What color is the roof of Carrie Underwood’s mouth?

I’m sure you’re like millions of other fans of country music star Carrie Underwood, wondering what the roof of her mouth looks like. Now, an editor at Yahoo! Style reveals the secret: It’s pastel!

color palate sty

Coincidentally, the dress Ms. Underwood wore was also in a pastel color palette.

Striking the wrong chord

Nothing in this photo caption on Yahoo! Style hits the right note or strikes a chord with me:

hit cord sty

I’m embarrassed for the writer. She managed to screw up a common expression in two ways: The expression is “hit the right note” or “strike a chord” (but she can’t even use the correct homophone in the latter). It’s followed in the same sentence with a mismatched subject and verb. And to prove that she’s not just grammatically and verbally impaired, she shows that she knows little about the subject of this mess by misspelling Céline. I’ve read high school newspapers that are better written and edited than this.

Cue the music!

Before you cue the music, you might want to make sure that the music is queued up.

cued up mlb

From Yahoo! Sports.

It can be seen in its entirety below

The Yahoo! Sports writer mistakes it’s (which means it is or it has) with its, which can be seen in its entirety below:

its entirety

What it’s best known for

I don’t know what Yahoo! Finance is best known for. Could it be the typos? Or is it best known for its writers’ inability to distinguish a contraction (like, oh, say, maybe it’s) from a possessive pronoun (like its)?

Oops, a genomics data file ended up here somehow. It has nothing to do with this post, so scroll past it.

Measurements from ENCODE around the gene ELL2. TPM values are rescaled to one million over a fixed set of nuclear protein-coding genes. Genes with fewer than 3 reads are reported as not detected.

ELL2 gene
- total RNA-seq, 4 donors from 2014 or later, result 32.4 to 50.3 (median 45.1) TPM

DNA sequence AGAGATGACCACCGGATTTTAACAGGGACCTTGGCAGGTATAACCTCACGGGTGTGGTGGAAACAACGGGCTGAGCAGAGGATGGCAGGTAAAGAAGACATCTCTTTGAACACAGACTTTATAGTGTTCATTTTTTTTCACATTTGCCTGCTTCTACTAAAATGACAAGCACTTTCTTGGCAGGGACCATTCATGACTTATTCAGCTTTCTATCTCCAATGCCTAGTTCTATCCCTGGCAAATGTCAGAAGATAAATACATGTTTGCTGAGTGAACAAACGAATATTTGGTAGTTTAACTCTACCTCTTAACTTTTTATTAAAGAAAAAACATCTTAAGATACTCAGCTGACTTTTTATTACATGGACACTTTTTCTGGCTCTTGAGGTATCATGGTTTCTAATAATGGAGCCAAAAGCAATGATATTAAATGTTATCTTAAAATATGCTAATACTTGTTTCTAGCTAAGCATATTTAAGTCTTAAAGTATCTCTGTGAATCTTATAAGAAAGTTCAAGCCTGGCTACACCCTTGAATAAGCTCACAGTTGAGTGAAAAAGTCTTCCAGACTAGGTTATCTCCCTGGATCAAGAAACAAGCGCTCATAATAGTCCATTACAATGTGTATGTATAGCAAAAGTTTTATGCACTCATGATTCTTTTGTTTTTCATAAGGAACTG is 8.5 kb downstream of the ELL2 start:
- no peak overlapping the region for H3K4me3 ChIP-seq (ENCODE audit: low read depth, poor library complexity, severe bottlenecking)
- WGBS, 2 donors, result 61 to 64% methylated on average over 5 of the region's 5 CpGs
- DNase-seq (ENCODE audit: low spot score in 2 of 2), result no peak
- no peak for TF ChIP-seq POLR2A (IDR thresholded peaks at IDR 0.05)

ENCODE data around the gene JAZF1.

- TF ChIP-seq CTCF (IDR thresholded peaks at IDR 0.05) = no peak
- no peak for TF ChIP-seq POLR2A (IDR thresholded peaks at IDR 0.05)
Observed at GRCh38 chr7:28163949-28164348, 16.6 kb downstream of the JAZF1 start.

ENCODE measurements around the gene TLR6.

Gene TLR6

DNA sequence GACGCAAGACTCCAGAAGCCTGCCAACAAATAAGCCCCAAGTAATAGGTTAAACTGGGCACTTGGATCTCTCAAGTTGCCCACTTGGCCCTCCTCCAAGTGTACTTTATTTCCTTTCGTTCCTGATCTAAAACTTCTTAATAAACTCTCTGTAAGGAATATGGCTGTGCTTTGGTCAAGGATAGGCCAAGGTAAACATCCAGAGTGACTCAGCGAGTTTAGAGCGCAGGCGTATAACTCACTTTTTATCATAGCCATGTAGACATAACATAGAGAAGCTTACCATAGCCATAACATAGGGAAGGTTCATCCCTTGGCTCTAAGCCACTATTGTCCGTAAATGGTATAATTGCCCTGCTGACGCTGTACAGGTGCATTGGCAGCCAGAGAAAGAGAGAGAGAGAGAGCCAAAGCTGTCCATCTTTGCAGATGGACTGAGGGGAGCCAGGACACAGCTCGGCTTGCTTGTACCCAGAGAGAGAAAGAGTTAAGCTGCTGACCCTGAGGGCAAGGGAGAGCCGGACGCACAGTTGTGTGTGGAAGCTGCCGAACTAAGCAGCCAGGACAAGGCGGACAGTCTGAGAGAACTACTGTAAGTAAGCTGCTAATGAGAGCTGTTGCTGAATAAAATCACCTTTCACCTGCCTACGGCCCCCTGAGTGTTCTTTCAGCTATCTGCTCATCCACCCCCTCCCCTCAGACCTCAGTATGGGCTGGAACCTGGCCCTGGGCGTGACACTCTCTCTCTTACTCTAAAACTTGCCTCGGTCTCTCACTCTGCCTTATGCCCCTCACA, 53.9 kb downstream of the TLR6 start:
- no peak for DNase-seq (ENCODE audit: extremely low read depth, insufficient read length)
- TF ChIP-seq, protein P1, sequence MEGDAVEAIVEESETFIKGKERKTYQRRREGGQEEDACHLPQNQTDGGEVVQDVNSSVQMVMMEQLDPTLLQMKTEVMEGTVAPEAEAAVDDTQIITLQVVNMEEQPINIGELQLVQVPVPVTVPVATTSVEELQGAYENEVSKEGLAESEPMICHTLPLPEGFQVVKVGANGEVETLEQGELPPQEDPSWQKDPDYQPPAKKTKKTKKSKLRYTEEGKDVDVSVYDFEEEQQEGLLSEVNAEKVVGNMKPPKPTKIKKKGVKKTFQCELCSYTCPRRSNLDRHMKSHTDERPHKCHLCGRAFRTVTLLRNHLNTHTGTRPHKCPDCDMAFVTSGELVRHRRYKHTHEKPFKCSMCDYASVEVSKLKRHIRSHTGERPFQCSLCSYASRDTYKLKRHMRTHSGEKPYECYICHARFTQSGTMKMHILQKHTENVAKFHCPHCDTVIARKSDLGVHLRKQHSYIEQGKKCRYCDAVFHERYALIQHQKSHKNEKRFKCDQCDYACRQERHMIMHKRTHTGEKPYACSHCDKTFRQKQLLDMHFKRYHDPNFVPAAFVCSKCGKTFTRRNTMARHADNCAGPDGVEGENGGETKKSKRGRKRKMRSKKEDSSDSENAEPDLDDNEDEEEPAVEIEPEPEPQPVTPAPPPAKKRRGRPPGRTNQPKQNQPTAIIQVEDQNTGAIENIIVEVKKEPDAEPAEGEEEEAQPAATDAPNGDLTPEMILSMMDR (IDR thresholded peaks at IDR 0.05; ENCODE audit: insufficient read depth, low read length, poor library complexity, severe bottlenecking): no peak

is best know fin

The premier homophonous error

Yahoo! Sports is the premier site for homophonous errors:

premiere spo mlb

As a whole, this is wrong

There might be worse sentences on Yahoo! Sports, but this one, as a whole, is pretty bad:

as a hole mlb

Sew two

With grammar skills rapidly fading, so too are the abilities of the writers and editors at Yahoo! Sports:

so to spo mlb

It seems like no one knows the difference between homophones, so two words that sound alike are often confused.

Were they websites?

Yahoo! Finance took in the sites at an auto show. I can only assume they were websites:

sites fin

Maybe next time the writer goes, he’ll take in the sights. That might be more interesting.

Searching in vain for an editor

I wonder if the writer for Yahoo! Sports went searching for an editor for help with his latest article. Do you think he was looking for advice about capitalizing the word mayor? (It should be capped because it precedes the mayor’s name.) Was he searching in vain?

in the same vain

That might explain another mistake, which isn’t exactly in the same vein, but which affects readers’ perception of the writer. Some might think that only a truly vain writer wouldn’t bother to Google the idiom to make sure he got it right.

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